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Editing The Lord of the Rings

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A dispute with his publishers, [[Allen and Unwin]], led to the book being offered to [[HarperCollins|Collins]] in 1950.  He intended ''the Silmarillion'' (itself largely unrevised at this point) to be published along with ''The Lord of the Rings'', but Allen and Unwin were unwilling to do this.  After his contact at Collins, [[Milton Waldman]], expressed the belief that ''The Lord of the Rings'' itself 'urgently needed cutting', he eventually demanded that they publish the book in 1952.  They did not do so, and so Tolkien wrote to Allen and Unwin, saying "I would gladly consider the publication of any part of the stuff".
 
A dispute with his publishers, [[Allen and Unwin]], led to the book being offered to [[HarperCollins|Collins]] in 1950.  He intended ''the Silmarillion'' (itself largely unrevised at this point) to be published along with ''The Lord of the Rings'', but Allen and Unwin were unwilling to do this.  After his contact at Collins, [[Milton Waldman]], expressed the belief that ''The Lord of the Rings'' itself 'urgently needed cutting', he eventually demanded that they publish the book in 1952.  They did not do so, and so Tolkien wrote to Allen and Unwin, saying "I would gladly consider the publication of any part of the stuff".
 
Some locations and characters were inspired by Tolkien's childhood in [[Sarehole]], then a [[Warwickshire]] village, now part of [[Birmingham]], and in Birmingham itself.
 
  
 
===Publication===
 
===Publication===
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Four of  the titles, ''[[The Return of the Shadow]]'', ''[[The Treason of Isengard]]'', ''[[The War of the Ring]]'' and ''[[The End of the Third Age]]'', were used by [[Christopher Tolkien]] for ''[[The History of The Lord of the Rings]]''.
 
Four of  the titles, ''[[The Return of the Shadow]]'', ''[[The Treason of Isengard]]'', ''[[The War of the Ring]]'' and ''[[The End of the Third Age]]'', were used by [[Christopher Tolkien]] for ''[[The History of The Lord of the Rings]]''.
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Some locations and characters were inspired by Tolkien's childhood in [[Sarehole]], then a [[Warwickshire]] village, now part of [[Birmingham]], and in Birmingham itself.
  
 
== Publication history ==
 
== Publication history ==
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In the early 1960s, Donald A. Wollheim, science fiction editor of the paperback publisher [[Ace Books]], realized that ''The Lord of the Rings'' was not protected in the United States under American copyright law because the US hardcover edition had been bound from pages printed in the UK for the British edition. Ace Books proceeded to publish an edition, unauthorized by Tolkien and without compensation to him. Tolkien made this plain to US fans who wrote to him.  Grass-roots pressure became so great that Ace books withdrew their edition and made a nominal payment to Tolkien, well below what he might have been due in an appropriate publication. However, this poor beginning was overshadowed when an authorized edition followed from [[Ballantine Books]] to tremendous commercial success. By the mid-1960s the books, due to their wide exposure on the American public stage, had become a true cultural phenomenon. The Second Edition of ''The Lord of the Rings'' dates from this time — Tolkien undertook various textual revisions to produce a version of the book that would have a valid U.S. copyright.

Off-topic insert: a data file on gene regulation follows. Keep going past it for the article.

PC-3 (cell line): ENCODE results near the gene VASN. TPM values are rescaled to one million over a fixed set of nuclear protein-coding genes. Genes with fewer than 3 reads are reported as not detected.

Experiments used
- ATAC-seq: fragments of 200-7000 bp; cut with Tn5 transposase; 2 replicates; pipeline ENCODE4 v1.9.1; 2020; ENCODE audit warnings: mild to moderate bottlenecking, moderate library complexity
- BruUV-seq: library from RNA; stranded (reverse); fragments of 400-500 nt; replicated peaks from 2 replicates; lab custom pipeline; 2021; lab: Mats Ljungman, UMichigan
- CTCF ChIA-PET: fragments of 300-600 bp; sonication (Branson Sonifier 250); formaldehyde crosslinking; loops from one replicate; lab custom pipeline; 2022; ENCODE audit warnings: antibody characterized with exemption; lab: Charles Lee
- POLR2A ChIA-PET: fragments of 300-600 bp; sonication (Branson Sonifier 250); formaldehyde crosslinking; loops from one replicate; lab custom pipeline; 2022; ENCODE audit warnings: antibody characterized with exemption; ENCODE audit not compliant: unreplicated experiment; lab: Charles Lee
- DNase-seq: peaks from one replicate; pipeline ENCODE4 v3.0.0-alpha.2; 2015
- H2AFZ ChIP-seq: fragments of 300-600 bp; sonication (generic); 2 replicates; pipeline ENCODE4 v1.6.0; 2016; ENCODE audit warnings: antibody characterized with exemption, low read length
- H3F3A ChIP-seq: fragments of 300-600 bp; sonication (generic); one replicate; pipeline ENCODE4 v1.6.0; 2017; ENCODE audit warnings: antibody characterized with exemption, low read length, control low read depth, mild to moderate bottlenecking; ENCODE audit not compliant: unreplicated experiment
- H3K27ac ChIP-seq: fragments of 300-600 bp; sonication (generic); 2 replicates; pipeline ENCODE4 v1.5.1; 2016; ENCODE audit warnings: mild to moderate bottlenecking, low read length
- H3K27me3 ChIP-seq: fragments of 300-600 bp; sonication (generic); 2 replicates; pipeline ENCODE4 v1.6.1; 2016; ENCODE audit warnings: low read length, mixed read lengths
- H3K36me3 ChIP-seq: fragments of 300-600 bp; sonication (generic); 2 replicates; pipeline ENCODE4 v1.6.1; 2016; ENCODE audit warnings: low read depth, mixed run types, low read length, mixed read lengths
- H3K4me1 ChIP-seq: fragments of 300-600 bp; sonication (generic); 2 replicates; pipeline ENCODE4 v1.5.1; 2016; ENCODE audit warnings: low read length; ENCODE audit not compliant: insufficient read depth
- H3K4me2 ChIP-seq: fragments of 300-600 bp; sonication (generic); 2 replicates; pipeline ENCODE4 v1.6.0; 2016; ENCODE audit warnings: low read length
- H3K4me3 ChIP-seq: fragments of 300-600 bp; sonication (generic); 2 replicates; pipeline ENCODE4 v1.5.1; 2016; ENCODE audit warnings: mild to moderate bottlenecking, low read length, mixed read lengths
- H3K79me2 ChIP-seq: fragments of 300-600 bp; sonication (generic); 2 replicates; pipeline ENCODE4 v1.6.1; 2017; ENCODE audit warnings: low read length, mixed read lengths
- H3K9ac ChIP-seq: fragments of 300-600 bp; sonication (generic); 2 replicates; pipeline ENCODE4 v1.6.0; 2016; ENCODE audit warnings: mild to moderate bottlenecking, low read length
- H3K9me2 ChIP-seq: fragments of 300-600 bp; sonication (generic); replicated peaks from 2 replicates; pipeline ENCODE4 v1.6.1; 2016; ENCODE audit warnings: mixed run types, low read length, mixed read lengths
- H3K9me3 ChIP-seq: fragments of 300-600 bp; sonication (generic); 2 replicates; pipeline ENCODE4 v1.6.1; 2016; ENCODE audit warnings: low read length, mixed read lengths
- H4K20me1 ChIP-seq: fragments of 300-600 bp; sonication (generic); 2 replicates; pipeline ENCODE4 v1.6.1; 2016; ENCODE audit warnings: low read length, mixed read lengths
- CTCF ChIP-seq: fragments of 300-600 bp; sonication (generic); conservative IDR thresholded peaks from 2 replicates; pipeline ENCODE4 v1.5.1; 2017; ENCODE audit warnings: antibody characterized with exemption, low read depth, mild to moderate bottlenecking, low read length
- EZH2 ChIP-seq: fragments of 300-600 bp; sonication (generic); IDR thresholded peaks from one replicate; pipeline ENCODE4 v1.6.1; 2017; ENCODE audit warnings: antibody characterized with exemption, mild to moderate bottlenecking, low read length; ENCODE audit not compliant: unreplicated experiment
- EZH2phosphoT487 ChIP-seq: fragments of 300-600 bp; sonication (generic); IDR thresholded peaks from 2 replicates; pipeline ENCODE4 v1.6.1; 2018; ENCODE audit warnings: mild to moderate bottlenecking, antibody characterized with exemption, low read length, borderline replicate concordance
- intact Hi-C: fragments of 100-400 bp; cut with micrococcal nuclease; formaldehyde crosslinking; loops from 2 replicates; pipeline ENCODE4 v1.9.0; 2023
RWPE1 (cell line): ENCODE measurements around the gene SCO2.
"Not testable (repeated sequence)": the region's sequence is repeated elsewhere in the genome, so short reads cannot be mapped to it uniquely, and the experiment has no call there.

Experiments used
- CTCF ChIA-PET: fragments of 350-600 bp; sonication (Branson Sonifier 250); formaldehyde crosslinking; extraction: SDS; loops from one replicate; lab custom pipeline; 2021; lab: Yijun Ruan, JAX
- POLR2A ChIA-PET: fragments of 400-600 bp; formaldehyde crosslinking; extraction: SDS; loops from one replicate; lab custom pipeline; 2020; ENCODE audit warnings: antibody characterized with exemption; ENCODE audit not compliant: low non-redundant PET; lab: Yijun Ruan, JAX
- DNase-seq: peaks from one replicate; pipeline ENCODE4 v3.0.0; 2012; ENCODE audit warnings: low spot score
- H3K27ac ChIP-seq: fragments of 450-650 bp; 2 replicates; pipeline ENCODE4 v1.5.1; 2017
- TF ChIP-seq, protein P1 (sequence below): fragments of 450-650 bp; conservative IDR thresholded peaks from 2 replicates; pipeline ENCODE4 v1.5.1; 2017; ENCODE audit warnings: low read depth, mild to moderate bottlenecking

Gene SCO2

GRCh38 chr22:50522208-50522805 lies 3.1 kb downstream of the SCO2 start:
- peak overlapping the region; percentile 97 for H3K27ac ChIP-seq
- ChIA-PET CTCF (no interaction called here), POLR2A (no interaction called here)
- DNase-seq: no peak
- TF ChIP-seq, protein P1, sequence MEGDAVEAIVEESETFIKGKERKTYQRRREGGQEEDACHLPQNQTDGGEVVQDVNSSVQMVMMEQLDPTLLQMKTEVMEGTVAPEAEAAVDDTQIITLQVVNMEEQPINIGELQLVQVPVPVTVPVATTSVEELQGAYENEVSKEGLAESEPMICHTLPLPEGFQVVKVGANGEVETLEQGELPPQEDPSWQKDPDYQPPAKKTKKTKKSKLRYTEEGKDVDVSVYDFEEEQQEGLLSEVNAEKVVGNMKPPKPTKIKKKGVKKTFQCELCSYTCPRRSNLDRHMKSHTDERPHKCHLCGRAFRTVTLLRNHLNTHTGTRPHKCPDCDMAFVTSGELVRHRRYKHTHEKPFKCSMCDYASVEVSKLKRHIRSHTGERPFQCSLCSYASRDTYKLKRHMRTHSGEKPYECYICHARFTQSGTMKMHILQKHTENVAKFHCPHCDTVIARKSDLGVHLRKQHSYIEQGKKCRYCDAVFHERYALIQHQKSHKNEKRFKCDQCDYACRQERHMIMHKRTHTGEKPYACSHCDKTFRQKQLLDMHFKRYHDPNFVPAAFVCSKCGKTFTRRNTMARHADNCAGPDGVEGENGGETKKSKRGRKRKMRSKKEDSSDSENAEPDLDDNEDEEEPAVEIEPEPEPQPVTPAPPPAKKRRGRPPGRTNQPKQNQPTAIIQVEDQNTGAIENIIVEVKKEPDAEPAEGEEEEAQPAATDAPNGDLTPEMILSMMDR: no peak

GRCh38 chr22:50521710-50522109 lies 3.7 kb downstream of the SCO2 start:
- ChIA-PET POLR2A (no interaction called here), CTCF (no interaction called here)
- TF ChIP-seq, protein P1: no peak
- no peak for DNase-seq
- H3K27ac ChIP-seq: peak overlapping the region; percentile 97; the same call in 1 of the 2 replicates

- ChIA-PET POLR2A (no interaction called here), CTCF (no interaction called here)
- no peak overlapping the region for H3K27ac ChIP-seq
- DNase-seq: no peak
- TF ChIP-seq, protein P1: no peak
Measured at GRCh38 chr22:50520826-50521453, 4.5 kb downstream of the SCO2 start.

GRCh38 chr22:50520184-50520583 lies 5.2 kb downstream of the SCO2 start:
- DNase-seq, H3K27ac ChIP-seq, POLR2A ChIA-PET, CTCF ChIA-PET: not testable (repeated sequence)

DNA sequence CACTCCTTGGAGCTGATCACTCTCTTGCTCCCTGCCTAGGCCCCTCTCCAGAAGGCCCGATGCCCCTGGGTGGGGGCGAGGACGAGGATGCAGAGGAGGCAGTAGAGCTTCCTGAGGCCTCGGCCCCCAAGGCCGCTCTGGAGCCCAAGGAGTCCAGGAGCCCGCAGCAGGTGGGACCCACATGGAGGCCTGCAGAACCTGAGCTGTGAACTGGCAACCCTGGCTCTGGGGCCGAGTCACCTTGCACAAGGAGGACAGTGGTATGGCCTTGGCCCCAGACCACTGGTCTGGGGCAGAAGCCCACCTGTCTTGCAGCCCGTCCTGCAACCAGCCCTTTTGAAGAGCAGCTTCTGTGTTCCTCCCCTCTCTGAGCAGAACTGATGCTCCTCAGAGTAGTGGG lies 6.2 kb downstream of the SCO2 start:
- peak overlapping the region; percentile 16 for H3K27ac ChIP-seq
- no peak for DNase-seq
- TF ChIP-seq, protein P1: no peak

In the early 1960s, Donald A. Wollheim, science fiction editor of the paperback publisher [[Ace Books]], realized that ''The Lord of the Rings'' was not protected in the United States under American copyright law because the US hardcover edition had been bound from pages printed in the UK for the British edition. Ace Books proceeded to publish an edition, unauthorized by Tolkien and without compensation to him. Tolkien made this plain to US fans who wrote to him.  Grass-roots pressure became so great that Ace books withdrew their edition and made a nominal payment to Tolkien, well below what he might have been due in an appropriate publication. However, this poor beginning was overshadowed when an authorized edition followed from [[Ballantine Books]] to tremendous commercial success. By the mid-1960s the books, due to their wide exposure on the American public stage, had become a true cultural phenomenon. The Second Edition of ''The Lord of the Rings'' dates from this time — Tolkien undertook various textual revisions to produce a version of the book that would have a valid U.S. copyright.
  
The books have been translated, with various degrees of success, into dozens of other languages.
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The books have been translated, with various degrees of success, into dozens of other languages.
 
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Tolkien, an expert in philology, examined many of these translations, and had comments on each that illuminate both the translation process and his work.
 
Tolkien, an expert in philology, examined many of these translations, and had comments on each that illuminate both the translation process and his work.
  

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